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Re^2: using colors with print()

by thunders (Priest)
on Jun 19, 2004 at 22:08 UTC ( #368213=note: print w/replies, xml ) Need Help??

in reply to Re: using colors with print()
in thread using colors with print()

very nice, here's the same program in perl
use constant RESET => 0; use constant BRIGHT => 1; use constant DIM => 2; use constant UNDERLINE => 3; use constant BLINK => 4; use constant REVERSE => 7; use constant HIDDEN => 8; use constant BLACK => 0; use constant RED => 1; use constant GREEN => 2; use constant YELLOW => 3; use constant BLUE => 4; use constant MAGENTA => 5; use constant CYAN => 6; use constant WHITE => 7; sub textcolor($$$); print textcolor( RESET, RED, BLACK ), "In color\n", textcolor( RESET, WHITE, BLACK ); sub textcolor($$$) { my ( $attr, $fg, $bg ) = @_; #Command is the control command to the terminal my $command = sprintf( "%c[%d;%d;%dm", 0x1B, $attr, $fg + 30, $bg ++ 40 ); return sprintf( "%s", $command ); }

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Re^3: using colors with print()
by pbeckingham (Parson) on Jun 19, 2004 at 23:56 UTC

    I believe there is a need to print the newline character after the reset, not before, or in other words, do not let color attributes span unnecessary lines, and those last lines dealing with $command are redundant.

    sub textcolor ($$$); print textcolor (RESET, RED, BLACK), 'In color', textcolor (RESET, WHITE, BLACK), "\n"; sub textcolor ($$$) { my ($attr, $fg, $bg) = @_; sprintf "\e[%d;%d;%dm", $attr, $fg + 30, $bg + 40; }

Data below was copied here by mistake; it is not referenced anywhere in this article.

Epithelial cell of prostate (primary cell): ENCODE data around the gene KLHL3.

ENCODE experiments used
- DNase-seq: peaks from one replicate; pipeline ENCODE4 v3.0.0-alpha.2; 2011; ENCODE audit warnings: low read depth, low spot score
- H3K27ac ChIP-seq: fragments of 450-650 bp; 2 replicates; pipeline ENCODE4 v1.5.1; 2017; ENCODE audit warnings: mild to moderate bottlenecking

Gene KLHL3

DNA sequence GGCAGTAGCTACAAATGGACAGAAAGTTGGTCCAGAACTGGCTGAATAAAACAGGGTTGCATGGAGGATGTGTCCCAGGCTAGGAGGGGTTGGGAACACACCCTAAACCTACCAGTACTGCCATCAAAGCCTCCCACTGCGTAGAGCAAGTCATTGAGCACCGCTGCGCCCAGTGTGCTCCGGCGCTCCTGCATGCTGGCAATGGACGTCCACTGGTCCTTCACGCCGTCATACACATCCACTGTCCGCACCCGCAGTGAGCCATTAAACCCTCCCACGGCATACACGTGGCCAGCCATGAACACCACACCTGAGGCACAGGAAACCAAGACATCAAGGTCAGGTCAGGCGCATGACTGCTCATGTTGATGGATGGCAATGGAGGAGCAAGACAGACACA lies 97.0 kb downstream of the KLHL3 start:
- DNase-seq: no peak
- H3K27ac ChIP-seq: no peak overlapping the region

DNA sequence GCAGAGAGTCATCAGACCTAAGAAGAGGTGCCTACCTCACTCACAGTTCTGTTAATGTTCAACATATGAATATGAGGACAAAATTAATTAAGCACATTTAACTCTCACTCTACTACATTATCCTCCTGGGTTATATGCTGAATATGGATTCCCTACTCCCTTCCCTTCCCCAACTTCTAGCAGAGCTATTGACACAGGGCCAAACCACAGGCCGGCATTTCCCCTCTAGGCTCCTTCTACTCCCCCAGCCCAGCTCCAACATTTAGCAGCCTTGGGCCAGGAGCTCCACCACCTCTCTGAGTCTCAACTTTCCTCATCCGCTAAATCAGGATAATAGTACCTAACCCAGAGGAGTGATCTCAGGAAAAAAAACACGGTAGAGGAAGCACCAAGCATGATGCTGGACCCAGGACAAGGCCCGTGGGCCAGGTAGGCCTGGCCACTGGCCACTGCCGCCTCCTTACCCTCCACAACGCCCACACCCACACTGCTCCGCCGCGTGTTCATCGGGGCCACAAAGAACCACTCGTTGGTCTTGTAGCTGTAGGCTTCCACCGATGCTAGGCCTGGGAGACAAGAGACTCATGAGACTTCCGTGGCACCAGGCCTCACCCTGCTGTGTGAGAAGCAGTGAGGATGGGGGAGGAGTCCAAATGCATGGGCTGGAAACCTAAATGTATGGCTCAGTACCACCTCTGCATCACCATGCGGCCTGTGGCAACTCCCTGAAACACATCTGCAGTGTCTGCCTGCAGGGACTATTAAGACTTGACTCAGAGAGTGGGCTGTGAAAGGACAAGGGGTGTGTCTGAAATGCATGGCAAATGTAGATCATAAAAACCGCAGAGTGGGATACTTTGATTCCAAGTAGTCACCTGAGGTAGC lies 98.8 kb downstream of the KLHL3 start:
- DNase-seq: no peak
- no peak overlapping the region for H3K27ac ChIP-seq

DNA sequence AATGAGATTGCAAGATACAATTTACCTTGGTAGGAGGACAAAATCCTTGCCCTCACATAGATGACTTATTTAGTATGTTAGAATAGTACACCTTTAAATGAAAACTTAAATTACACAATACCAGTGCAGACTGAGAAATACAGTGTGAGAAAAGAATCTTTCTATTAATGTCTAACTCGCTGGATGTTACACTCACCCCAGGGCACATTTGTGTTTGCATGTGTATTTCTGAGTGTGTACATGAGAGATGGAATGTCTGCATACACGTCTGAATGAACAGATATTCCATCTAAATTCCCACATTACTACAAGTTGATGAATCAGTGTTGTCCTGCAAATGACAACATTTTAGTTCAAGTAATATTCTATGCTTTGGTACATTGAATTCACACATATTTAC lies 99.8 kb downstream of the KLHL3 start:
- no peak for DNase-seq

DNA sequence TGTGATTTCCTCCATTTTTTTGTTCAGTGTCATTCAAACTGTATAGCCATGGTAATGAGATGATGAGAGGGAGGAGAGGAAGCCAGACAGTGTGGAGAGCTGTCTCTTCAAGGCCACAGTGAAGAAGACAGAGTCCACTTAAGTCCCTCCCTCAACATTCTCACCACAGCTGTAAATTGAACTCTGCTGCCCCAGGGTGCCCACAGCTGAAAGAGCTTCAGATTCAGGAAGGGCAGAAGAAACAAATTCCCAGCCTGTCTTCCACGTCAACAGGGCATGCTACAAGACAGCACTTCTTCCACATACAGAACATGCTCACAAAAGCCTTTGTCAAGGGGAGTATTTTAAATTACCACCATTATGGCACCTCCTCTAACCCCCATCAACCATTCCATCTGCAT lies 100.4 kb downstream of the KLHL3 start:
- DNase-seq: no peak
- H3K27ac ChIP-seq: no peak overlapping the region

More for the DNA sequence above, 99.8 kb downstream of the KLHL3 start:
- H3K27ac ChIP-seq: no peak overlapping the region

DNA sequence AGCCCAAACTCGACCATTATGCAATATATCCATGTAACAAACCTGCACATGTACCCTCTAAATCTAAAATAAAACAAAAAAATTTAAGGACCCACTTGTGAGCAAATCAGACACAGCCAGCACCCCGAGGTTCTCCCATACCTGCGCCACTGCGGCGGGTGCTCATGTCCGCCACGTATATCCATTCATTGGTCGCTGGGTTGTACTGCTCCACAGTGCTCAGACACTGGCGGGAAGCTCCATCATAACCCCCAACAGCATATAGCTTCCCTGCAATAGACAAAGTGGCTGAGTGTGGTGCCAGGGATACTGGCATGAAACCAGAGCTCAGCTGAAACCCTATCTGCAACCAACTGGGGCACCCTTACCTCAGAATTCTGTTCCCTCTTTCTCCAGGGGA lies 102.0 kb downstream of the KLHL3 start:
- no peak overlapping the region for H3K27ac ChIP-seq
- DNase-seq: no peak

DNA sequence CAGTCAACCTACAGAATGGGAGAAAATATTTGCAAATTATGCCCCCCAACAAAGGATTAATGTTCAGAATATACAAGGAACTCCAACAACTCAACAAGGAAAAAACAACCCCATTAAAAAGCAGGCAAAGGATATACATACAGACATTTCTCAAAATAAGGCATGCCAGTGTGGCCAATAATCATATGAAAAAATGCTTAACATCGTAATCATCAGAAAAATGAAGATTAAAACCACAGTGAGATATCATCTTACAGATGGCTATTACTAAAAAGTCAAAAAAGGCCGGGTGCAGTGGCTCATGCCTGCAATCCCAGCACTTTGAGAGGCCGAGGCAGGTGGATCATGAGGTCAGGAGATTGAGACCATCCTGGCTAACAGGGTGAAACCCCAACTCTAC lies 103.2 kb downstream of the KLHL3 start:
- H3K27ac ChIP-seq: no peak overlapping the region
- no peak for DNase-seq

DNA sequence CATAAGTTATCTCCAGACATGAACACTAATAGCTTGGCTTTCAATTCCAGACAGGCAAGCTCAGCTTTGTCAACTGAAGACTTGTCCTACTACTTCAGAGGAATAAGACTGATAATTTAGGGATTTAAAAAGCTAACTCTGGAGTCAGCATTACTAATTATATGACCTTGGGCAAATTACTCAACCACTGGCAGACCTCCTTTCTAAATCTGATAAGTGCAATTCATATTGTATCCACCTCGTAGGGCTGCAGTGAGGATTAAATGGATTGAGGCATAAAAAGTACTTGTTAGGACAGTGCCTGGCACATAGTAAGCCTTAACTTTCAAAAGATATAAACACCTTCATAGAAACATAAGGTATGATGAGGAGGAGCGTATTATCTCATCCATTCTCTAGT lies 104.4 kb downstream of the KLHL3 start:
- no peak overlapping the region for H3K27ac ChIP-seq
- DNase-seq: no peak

Actually the ANSI escapes span lines so newline position is really immaterial (except from a neatness point of view). In fact AFAIK they remain active until reset, and this status outlives the life of your program as you are effectively manipulating defaults on your term.

      $ cat
      # default black background
      use constant BLUE => "\e[0;34;40m";
      use constant RED  => "\e[0;31;40m";
      use constant DEFAULT  => "\e[0;37;40m";
      print "The flag is:
      ", RED, "
      ", DEFAULT, "
      white &
      ", BLUE,"
      ANSI color escapes
      will span", DEFAULT, " at least with
      putty as the terminal emulation.
      ", BLUE;
      $ ./
      The flag is:
      white &
      ANSI color escapes
      will span at least with
      putty as the terminal emulation.
      $ echo Oops forgot to reset blue mode
      Oops forgot to reset blue mode
      $ perl -e 'print "\e[0;37;40m"';
      $ echo Fixed....



        Oh, you're absolutely right, the sequences do span lines, and indeed should, but I had problems on Solaris 8/xterm when I relied on this. Perhaps I shouldn't have even mentioned this.

        I will mention though, that the longer those sequences remain active, the greater the chance of the userr hitting Crtl-C and having their terminal in need of an \e[0m.

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